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It is a simple fact that new homes need to be heated to a comfortable climate. However, there are numerous factors that need to be taken into consideration before housebuilders are able to decide which heating method is the most suitable. The ever-increasing cost of fossil fuels for the end user is of course a major factor, but one that pales in significance to the environmental demands of building regulations and the Code for Sustainable Homes (CfSH). The use of renewable technology helps to meet with the higher levels of the CfSH. Quite simply, it is impossible to achieve the higher Code levels (5 and 6) without incorporating a renewable energy system into new homes. Heat pumps are a great example of renewable technology as they can provide all of the heating and hot water needs of a property, while offering high system efficiency and good seasonal performance. And, crucially, they are also economical for the end user. “Use of heat pumps means that a


customer’s energy bills will be more affordable over the long-term. There are major savings that can be made over the use of traditional heating systems in terms of running costs,” explains Chris Dale, director of Danfoss Heat Pumps. “Dependent on the fuel being displaced, savings could be made over the lifespan of the technology when compared with other heating solutions, such as oil, LPG and mains gas.” Many housebuilders choose ground source heat pumps, where they have land available for trenching or bore holes. Alternatively, air source heat pumps are becoming increasingly popular as they do not require any ground works to be carried out. The new generation of air source heat pumps offer much greater system efficiency, as well as low running noise and enhanced aesthetics. Danfoss’ new DHP-AQ, which was launched at Ecobuild, has had a good response from housebuilders looking to incorporate more sustainable heating systems. Of course renewable technology isn’t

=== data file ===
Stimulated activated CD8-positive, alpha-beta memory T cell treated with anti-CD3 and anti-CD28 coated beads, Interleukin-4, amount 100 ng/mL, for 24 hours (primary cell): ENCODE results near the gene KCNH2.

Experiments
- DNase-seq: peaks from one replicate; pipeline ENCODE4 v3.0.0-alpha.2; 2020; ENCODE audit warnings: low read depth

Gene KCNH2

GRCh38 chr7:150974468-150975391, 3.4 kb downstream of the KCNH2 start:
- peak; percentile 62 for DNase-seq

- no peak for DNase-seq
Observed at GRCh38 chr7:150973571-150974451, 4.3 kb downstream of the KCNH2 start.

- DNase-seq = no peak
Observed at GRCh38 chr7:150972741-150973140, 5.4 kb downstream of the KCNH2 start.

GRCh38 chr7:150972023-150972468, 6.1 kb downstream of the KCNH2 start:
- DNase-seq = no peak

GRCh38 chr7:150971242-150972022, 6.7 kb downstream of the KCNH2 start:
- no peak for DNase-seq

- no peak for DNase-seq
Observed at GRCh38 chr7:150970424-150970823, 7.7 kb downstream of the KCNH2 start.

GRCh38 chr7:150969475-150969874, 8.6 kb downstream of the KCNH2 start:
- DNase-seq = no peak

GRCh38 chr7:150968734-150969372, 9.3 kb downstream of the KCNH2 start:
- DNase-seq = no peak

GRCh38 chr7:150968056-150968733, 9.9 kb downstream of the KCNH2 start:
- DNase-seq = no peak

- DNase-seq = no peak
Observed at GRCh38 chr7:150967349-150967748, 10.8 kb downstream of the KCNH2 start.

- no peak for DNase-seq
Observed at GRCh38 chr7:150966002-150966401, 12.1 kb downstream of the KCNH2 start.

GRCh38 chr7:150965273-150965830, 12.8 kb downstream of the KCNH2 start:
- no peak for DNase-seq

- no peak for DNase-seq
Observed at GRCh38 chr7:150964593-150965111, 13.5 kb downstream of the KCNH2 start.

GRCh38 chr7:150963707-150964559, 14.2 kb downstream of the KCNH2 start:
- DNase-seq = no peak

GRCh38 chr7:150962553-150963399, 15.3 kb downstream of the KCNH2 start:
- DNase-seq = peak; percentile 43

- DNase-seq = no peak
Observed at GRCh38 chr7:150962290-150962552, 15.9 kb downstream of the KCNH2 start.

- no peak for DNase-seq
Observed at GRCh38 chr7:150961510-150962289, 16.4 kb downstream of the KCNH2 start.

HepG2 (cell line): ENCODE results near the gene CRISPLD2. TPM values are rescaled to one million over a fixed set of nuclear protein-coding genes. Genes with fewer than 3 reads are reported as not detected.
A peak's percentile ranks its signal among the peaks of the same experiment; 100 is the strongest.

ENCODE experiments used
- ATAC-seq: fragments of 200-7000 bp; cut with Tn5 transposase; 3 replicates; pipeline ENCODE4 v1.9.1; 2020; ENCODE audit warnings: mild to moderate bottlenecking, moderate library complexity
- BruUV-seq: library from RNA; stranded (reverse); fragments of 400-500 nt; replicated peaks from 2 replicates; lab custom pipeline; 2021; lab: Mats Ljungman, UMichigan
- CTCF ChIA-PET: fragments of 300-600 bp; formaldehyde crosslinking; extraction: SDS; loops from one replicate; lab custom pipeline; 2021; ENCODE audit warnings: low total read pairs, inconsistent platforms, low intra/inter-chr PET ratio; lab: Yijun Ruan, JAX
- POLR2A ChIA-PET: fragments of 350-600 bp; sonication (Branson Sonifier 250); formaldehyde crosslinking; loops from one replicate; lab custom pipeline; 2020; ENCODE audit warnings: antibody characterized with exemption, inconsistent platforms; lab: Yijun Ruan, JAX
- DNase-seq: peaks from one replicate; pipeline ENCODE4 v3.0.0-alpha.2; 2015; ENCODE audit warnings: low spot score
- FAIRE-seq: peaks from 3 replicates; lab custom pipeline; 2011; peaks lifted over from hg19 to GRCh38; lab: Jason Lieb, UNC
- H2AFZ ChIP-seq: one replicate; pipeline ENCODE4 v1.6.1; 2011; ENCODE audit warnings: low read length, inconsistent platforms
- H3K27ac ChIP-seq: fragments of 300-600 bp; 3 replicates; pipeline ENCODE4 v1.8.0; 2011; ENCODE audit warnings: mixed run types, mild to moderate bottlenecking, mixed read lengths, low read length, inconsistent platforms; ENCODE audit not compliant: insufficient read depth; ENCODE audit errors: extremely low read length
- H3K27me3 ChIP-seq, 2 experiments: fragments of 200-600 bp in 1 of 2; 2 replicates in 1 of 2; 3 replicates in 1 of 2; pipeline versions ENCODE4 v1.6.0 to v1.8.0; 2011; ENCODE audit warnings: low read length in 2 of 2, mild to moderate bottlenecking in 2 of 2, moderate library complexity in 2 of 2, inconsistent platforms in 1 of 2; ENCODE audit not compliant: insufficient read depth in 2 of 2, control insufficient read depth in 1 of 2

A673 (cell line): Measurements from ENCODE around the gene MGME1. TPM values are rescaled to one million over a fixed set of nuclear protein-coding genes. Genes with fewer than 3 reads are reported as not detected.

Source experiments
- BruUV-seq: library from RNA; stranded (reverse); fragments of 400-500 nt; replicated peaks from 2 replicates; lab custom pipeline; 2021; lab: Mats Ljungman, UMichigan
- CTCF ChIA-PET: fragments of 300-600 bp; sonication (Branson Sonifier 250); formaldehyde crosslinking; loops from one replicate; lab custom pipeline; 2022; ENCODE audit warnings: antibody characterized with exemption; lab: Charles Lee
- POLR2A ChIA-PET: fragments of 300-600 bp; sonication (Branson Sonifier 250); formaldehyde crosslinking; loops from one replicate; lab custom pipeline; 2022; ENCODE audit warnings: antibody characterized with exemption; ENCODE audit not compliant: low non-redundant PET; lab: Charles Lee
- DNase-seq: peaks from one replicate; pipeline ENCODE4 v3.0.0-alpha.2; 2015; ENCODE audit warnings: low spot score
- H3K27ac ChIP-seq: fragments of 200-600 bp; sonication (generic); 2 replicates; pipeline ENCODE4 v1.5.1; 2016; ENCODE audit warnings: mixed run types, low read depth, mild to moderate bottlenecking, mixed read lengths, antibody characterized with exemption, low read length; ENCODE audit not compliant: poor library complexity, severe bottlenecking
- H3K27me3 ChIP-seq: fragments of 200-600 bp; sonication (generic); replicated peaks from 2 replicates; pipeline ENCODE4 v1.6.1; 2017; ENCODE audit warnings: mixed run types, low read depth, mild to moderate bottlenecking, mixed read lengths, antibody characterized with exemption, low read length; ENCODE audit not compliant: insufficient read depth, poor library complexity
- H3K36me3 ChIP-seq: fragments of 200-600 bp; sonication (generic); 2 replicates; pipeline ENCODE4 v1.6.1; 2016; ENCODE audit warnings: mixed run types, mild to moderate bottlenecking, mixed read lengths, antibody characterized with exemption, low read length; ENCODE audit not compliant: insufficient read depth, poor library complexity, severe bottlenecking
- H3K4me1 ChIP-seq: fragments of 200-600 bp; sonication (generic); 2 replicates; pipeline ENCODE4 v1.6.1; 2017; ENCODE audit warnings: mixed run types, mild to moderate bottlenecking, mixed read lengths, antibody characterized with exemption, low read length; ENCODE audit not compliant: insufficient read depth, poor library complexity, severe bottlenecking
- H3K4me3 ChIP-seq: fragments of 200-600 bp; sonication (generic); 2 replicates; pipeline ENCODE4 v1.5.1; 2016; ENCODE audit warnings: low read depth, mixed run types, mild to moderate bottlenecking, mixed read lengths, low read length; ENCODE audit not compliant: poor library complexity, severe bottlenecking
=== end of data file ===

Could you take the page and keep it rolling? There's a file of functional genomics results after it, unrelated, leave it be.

a magic solution. Simply adding on a renewable heat source will not automatically mean that you have a sustainable property. In fact, the trick is to build a home that is as airtight as possible, meaning that the demands on the heating system won’t be as great in the first place. “Increasing the standards of insulation and air tightness, while employing heat recovery ventilation and lowering the buildings heat load will reduce the required capacity of the renewable heat source and thus the capital cost,” says Richard Paine, product marketing manager – heating & renewables, at Vent-Axia. “Government policy demands that all new homes will meet the Zero Carbon standard by 2016 and this target will continue to push the industry to find cost-effective solutions to the ever tightening requirements. As regulations get tighter and the energy performance of buildings improves the more suitable renewable technology such as heat pumps will become.” Such new technologies however don’t necessarily mean that we have


CLOCKWISE FROMTOP RIGHT Nu- Heat has supplied UFH for nearly 20 years | Danfoss heat pumps mean a reduced carbon footprint | Underfloor heating from Nu-Heat integrated with an air source heat pump | Lightweight aluminium radiators from MHS Radiators are well suited to low temperature systems | Ariston ensures optimum boiler control combined with simple operation


OPPOSITE PAGE


As producers of systems for every fuel type, Viessmann is well positioned to lead the effort to provide comprehensive information on renewable heating


46| July 2011 showhouse


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